In order to remain competitive in the crossover segment, it’s important for any automaker to have a three-row option on hand for families that need more the five seats. Lexus was privy to this fact as its Toyota arm has offered three rows in the Highlander and RAV4 for a while, however, the only seven- or eight-seat options in the luxury line were limited to the body-on-frame GX and LX models. However, in 2018, Lexus added a third row to its RX crossover without adding more room, but is it good enough to be a competent three-row SUV?
2020 Lexus RX 350L
We have the 2020 Lexus RX 350L as a loaner and during our time with it so far, we still can’t wrap our heads around why the brand decided not to stretch out the wheelbase to accommodate the third row. Sure, the cost of tooling and re-engineering the platform is probably pretty steep – so we understand – but it’s still interesting that they just threw in a third row without really thinking too much about who could actually fit in it.
First of all, getting into the third row is a slightly awkward affair, even for someone who is 5 feet 8 inches tall and once you’re back there, it’s not exactly comfortable. According to Lexus, there are 23.5 inches of legroom and 34.8 inches of headroom in the third row, which apparently translates to “you must not be taller than 3 feet” because, truthfully, you will have a hard time fitting most adults back there. One saving grace of the way-back position is that there is a climate control panel for the third-row passengers.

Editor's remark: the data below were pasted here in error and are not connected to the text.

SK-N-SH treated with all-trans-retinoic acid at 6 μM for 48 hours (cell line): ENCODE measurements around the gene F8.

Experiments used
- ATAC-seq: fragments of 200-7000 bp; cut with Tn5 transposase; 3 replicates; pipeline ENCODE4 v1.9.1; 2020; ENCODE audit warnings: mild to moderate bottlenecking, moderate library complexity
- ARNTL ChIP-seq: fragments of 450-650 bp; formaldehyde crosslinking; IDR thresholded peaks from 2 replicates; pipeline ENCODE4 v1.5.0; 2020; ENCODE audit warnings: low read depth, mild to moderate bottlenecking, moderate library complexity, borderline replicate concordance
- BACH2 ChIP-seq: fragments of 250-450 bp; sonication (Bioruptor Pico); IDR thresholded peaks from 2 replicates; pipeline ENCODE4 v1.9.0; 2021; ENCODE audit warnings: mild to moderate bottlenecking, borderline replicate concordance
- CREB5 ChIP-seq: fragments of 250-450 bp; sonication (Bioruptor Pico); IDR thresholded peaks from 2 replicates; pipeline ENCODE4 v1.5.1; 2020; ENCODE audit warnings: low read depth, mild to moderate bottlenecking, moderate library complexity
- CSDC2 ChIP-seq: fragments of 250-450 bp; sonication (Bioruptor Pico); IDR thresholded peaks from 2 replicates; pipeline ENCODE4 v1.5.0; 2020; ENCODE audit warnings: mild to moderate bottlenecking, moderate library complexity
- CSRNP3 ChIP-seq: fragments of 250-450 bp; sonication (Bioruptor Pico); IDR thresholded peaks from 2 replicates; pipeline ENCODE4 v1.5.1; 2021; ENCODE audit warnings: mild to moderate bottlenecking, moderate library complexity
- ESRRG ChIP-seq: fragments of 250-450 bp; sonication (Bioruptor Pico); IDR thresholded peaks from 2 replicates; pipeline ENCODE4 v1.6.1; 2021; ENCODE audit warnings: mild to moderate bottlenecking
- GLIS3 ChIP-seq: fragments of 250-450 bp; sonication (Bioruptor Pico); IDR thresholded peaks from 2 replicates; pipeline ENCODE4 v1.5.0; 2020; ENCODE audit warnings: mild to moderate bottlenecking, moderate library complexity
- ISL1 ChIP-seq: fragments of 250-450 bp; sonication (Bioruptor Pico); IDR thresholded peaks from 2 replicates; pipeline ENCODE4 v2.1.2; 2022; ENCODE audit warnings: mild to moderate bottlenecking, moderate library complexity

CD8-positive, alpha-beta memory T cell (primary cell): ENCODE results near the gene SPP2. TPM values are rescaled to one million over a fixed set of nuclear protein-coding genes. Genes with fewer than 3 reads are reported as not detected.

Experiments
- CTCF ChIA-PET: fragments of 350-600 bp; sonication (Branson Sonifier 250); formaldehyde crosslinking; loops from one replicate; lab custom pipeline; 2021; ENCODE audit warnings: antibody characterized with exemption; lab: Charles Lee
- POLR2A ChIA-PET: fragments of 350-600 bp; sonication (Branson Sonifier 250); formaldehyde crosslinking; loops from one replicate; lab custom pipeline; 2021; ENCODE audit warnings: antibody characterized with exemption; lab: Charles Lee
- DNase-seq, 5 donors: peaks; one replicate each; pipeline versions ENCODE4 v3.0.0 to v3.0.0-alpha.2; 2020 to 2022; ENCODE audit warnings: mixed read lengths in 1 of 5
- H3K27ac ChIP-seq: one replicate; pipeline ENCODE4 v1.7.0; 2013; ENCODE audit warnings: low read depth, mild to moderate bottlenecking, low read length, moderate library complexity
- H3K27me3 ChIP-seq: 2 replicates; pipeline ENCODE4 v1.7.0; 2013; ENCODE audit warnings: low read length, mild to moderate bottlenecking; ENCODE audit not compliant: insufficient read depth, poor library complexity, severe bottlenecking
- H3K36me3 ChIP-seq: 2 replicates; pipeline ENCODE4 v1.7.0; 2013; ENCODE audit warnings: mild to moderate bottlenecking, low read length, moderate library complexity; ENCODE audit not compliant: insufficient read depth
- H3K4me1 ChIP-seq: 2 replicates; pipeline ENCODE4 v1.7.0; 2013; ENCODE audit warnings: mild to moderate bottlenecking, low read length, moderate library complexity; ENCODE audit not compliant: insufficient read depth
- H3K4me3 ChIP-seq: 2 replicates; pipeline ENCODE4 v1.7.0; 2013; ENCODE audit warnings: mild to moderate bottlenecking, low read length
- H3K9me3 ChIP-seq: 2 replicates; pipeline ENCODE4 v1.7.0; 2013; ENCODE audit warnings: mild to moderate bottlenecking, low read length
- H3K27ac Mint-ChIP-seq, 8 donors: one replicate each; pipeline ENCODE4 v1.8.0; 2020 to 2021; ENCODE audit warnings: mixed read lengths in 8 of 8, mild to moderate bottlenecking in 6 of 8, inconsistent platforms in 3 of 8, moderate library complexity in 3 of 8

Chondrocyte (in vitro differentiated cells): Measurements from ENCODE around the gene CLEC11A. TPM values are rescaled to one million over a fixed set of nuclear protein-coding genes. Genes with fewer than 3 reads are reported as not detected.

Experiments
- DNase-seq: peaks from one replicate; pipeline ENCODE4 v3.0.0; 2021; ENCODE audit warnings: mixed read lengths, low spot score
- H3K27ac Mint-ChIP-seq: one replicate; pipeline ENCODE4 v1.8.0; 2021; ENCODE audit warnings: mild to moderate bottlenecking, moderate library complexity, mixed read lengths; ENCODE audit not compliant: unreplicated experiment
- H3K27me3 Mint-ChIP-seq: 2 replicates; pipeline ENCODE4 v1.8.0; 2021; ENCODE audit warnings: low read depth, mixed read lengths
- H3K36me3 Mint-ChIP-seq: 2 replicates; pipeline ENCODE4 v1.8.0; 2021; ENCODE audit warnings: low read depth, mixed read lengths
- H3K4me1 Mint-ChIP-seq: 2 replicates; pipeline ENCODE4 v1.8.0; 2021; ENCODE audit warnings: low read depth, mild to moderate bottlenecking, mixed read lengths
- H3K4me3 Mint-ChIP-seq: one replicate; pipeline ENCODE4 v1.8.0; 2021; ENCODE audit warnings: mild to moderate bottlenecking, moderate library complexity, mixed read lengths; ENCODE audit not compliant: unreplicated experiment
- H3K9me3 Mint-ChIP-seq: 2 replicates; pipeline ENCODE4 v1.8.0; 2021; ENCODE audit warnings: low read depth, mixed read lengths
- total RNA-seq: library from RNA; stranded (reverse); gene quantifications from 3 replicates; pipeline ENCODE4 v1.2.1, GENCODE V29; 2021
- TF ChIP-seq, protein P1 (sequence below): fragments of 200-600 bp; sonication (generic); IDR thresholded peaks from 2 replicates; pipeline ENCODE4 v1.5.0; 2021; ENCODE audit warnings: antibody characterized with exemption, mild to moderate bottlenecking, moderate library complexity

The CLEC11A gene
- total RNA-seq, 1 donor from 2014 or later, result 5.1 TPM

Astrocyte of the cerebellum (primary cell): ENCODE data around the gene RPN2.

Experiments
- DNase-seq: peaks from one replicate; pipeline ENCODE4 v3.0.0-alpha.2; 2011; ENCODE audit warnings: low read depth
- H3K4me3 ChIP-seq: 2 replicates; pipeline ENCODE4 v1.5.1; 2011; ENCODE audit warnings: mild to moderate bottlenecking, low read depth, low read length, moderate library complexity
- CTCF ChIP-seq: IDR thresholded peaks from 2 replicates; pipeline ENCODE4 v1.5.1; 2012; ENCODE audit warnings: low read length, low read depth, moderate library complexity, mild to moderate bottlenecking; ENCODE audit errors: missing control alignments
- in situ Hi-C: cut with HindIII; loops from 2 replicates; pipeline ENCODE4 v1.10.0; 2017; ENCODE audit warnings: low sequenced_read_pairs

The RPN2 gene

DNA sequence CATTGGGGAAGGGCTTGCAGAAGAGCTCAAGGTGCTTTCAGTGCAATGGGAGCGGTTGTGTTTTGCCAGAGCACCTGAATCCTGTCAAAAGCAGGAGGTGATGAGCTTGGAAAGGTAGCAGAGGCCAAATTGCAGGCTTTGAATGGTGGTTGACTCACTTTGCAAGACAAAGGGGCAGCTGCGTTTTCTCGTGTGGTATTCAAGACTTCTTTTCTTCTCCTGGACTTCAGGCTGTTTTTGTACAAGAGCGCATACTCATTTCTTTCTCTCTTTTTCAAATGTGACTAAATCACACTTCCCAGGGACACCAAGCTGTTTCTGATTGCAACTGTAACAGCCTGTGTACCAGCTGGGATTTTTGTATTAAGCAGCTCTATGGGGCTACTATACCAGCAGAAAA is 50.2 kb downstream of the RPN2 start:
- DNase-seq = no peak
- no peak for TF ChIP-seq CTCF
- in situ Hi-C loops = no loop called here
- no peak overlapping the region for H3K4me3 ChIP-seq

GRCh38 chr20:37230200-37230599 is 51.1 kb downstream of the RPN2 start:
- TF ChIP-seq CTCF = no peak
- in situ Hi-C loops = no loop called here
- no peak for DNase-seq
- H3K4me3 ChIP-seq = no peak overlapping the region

The captain’s chairs don’t make much sense
Another option that our Lexus RX tester came with is the second-row captain’s chairs, which effectively turns the car into a six-passenger vehicle. We actually like the look of the segregated second row as it gives the interior an airy and upscale feel in addition to giving dueling siblings a chance to sit apart from each other. There is adequate leg and headroom and obviously the lateral space feels much more open, we also like the flip-up cupholders that are fixed to the sides of each seat.
But we’re still wondering why they would even go to such lengths to provide a captain’s chair configuration. Is it supposed to give passengers easier access to the super-cramped third row? Most likely, however, it just seems unnecessary given the confined restraints of the car’s interior.
The Lexus RX is definitely not a minivan
While the 2020 Lexus RX 350L works well conceptually as a three-row SUV, we feel like the automaker failed in its execution. Although it might cost a lot more for them to extend the wheelbase and actually offer the right amount of space to accommodate up to seven passengers, it likely would have money well spent. For now, we don’t feel like the RX 350L really does the job that it is intended for, but we give them a “C” for effort because it at least looks really nice.